Kuwait (ICRC) - The International Committee of the Red Cross is participating in the Middle East Psychological Association’s conference from 14 to 16 March in Kuwait, to discuss the impact of armed conflict on mental health.
“War and violence destroy communities and countries all over the world, and have a devastating impact on the mental health of millions of people. They lead to the breakdown of local systems and infrastructure. As a result, adequate assistance is often unavailable when people need it the most. People affected by conflict and violence are at risk of death, displacement, loss of loved ones and injury – among others – and need medical care for both physical and psychological conditions”, said Milena Osorio, the ICRC’s lead clinical psychologist, who is a speaker at the conference.
“Not all scars are visible,” she added. “Mental health is just as important as physical health. When not addressed, mental health and psychosocial needs have a far-reaching and long-term impact on people, their families, their communities, and on the whole society.”
These needs remain unmet for reasons including the strong stigma around mental health, lack of protection of people affected, limited access to services, and insufficient resources.
The ICRC is primarily focusing on the most vulnerable people, including families of missing persons, helpers, victims of violence, children associated with armed forces or armed groups, persons with disabilities and detainees, and migrants.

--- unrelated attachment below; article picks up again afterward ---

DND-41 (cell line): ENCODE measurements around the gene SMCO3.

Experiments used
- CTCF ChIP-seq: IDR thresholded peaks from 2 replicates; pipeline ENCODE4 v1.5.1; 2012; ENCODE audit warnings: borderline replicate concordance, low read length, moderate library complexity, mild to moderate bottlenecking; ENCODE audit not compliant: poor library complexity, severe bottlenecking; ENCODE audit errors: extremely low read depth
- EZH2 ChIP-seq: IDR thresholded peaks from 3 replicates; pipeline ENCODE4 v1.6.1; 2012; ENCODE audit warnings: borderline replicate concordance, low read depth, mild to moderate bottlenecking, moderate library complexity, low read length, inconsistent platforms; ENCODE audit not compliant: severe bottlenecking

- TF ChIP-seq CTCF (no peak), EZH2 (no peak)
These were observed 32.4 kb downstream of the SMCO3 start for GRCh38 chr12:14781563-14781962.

“Our approach aims to protect and promote psychosocial well-being, prevent mental health disorders and provide adequate care when they occur. We carry out a wide range of activities to address the psychological and psychosocial problems caused or exacerbated by armed conflict and other situations of violence. We work through support groups, we provide counseling, training, capacity building and coaching of key community actors so they can provide basic psychosocial and psychological support”, said Ms Osorio.
In 2018, more than 300 000 people affected by psychological trauma benefitted from the ICRC’s support all over the world.
“Through our participation in the Middle East Psychological Association meeting here in Kuwait, we hope to sensitize experts, key government and civil society actors on the importance of providing adequate support to victims of armed conflict and violence”, said Ms. Osorio. “There is a need to focus greater global attention on the mental health and psychosocial needs of populations affected by armed conflict, natural disasters and other emergencies, including those arising as a result of migration. It is particularly important to tackle the stigma surrounding this pressing humanitarian issue,” she added.
The ICRC is calling for:
1) Increase access to relevant mental health and psychosocial support services for people affected;
2) Embed mental health and psychosocial support in a continuum of care that is multi-layered, local and long-term in approach;
3) Ensure the dignity and agency of affected people by armed conflicts, natural disasters, emergencies.